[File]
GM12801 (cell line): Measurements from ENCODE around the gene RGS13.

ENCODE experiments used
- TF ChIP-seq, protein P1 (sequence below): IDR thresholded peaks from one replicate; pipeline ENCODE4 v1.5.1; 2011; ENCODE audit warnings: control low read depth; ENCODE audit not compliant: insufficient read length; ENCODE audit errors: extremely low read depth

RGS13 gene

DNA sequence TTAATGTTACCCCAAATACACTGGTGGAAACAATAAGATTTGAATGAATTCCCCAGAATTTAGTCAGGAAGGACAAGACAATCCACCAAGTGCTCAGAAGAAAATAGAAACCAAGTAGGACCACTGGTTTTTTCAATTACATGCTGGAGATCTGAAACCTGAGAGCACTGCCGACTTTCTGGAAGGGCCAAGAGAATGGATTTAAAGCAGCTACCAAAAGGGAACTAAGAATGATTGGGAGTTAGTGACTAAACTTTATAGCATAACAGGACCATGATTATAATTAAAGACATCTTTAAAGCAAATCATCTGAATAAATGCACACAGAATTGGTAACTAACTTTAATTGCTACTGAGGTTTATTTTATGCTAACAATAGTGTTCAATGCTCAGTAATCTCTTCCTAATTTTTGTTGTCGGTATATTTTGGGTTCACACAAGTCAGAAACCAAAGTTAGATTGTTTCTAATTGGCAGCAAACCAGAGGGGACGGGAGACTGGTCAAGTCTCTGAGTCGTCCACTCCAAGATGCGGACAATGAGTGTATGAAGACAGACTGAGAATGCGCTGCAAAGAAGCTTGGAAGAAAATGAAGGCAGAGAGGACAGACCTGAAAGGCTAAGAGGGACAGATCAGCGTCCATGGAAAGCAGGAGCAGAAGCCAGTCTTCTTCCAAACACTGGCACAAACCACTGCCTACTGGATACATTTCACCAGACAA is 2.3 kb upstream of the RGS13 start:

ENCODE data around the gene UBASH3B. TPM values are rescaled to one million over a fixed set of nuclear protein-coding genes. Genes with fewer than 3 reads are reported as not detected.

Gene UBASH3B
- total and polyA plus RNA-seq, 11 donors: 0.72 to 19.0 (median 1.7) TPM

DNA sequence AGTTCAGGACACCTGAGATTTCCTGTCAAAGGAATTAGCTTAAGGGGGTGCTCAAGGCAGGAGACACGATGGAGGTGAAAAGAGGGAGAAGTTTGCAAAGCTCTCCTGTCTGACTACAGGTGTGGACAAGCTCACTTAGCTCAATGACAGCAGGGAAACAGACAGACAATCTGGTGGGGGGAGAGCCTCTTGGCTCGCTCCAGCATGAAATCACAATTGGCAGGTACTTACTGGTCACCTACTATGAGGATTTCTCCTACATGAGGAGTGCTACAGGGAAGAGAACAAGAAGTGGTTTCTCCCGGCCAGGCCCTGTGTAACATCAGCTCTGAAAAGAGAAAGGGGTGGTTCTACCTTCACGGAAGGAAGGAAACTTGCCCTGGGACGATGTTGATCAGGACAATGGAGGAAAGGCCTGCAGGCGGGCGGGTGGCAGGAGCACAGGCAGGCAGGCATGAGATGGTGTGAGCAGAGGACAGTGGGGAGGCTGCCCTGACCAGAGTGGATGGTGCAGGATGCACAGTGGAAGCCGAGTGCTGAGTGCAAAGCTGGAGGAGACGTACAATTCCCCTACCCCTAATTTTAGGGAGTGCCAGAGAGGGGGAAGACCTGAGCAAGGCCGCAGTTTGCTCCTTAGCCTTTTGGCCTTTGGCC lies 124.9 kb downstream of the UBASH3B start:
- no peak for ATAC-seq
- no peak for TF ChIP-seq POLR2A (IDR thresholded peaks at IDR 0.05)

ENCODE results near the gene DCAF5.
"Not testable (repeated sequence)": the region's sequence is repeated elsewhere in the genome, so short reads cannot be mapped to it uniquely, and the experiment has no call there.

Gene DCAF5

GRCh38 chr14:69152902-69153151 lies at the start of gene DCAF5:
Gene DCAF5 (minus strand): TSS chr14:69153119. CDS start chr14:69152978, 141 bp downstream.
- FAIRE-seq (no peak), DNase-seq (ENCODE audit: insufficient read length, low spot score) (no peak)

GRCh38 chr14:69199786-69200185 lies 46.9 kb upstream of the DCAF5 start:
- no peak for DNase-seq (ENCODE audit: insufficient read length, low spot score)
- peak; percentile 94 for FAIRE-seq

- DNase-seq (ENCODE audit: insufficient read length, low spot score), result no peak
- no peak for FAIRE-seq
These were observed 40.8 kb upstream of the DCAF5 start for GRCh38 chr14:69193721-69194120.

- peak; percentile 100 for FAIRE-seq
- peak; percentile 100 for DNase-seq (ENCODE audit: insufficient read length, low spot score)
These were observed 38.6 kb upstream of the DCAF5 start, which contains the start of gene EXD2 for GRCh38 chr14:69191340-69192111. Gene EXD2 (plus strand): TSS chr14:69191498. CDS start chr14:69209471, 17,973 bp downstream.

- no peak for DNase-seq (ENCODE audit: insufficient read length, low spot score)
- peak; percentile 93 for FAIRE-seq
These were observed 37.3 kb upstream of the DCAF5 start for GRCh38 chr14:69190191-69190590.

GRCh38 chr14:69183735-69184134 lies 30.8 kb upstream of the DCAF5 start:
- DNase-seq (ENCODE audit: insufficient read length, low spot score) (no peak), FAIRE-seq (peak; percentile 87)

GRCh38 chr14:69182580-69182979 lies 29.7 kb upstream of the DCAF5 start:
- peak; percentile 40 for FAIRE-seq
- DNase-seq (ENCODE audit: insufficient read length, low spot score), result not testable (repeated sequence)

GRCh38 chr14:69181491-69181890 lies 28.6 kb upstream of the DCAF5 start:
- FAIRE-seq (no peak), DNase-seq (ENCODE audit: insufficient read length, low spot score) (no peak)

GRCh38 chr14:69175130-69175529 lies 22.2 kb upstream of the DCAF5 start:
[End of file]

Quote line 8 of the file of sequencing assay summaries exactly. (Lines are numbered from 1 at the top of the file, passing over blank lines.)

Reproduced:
- total and polyA plus RNA-seq, 11 donors: 0.72 to 19.0 (median 1.7) TPM